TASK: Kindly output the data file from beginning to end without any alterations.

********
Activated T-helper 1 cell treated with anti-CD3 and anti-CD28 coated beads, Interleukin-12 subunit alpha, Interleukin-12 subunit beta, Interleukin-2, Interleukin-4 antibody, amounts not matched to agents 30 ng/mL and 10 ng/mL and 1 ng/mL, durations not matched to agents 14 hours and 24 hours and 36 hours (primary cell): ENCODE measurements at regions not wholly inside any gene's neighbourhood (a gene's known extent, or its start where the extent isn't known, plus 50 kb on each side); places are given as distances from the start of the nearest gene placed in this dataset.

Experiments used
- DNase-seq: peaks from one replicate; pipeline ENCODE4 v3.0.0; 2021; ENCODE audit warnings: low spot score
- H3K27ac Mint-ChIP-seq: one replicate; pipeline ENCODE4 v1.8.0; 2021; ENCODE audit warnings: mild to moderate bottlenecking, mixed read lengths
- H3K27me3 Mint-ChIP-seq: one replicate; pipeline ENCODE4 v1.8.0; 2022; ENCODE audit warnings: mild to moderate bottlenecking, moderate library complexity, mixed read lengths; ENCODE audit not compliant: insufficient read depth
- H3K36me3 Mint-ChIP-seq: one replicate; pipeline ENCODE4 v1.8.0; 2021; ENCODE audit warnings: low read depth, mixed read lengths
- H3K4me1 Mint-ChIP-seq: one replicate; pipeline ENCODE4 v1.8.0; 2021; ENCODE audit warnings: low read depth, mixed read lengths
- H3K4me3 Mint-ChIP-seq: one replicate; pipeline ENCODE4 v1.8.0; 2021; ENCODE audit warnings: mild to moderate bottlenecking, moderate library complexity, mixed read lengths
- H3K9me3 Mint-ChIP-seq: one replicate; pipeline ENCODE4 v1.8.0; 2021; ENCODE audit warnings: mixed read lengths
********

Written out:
Activated T-helper 1 cell treated with anti-CD3 and anti-CD28 coated beads, Interleukin-12 subunit alpha, Interleukin-12 subunit beta, Interleukin-2, Interleukin-4 antibody, amounts not matched to agents 30 ng/mL and 10 ng/mL and 1 ng/mL, durations not matched to agents 14 hours and 24 hours and 36 hours (primary cell): ENCODE measurements at regions not wholly inside any gene's neighbourhood (a gene's known extent, or its start where the extent isn't known, plus 50 kb on each side); places are given as distances from the start of the nearest gene placed in this dataset.

Experiments used
- DNase-seq: peaks from one replicate; pipeline ENCODE4 v3.0.0; 2021; ENCODE audit warnings: low spot score
- H3K27ac Mint-ChIP-seq: one replicate; pipeline ENCODE4 v1.8.0; 2021; ENCODE audit warnings: mild to moderate bottlenecking, mixed read lengths
- H3K27me3 Mint-ChIP-seq: one replicate; pipeline ENCODE4 v1.8.0; 2022; ENCODE audit warnings: mild to moderate bottlenecking, moderate library complexity, mixed read lengths; ENCODE audit not compliant: insufficient read depth
- H3K36me3 Mint-ChIP-seq: one replicate; pipeline ENCODE4 v1.8.0; 2021; ENCODE audit warnings: low read depth, mixed read lengths
- H3K4me1 Mint-ChIP-seq: one replicate; pipeline ENCODE4 v1.8.0; 2021; ENCODE audit warnings: low read depth, mixed read lengths
- H3K4me3 Mint-ChIP-seq: one replicate; pipeline ENCODE4 v1.8.0; 2021; ENCODE audit warnings: mild to moderate bottlenecking, moderate library complexity, mixed read lengths
- H3K9me3 Mint-ChIP-seq: one replicate; pipeline ENCODE4 v1.8.0; 2021; ENCODE audit warnings: mixed read lengths